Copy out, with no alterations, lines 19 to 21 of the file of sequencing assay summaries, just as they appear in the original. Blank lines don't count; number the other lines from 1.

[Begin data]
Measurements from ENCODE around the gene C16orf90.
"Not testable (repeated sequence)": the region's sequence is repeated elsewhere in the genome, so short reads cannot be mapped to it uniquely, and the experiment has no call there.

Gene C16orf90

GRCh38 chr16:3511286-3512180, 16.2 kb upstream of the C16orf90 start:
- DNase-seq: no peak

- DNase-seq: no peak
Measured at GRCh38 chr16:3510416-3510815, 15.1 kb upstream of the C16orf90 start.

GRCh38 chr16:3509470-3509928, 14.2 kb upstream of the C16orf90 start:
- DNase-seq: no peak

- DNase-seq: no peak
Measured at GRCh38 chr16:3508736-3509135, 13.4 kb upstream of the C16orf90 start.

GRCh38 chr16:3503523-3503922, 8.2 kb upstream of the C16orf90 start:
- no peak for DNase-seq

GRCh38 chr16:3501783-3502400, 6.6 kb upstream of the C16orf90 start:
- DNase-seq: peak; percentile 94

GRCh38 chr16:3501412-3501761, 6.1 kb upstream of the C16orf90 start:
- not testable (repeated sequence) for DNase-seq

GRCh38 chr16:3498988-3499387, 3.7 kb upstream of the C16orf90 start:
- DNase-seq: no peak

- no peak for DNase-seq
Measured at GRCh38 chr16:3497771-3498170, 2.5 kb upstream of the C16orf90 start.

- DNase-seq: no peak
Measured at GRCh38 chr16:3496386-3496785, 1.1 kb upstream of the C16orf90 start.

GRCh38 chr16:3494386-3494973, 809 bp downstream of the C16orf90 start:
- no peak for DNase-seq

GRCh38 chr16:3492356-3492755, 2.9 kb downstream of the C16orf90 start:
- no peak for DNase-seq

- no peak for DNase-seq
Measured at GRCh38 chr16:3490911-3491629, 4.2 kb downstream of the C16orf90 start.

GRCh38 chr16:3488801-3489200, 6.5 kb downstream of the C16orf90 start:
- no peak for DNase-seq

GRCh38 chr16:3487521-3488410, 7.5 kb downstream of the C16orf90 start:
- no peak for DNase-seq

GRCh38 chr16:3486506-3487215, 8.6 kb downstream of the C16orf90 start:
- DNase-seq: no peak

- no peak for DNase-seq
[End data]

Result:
- DNase-seq: no peak

- no peak for DNase-seq
Measured at GRCh38 chr16:3497771-3498170, 2.5 kb upstream of the C16orf90 start.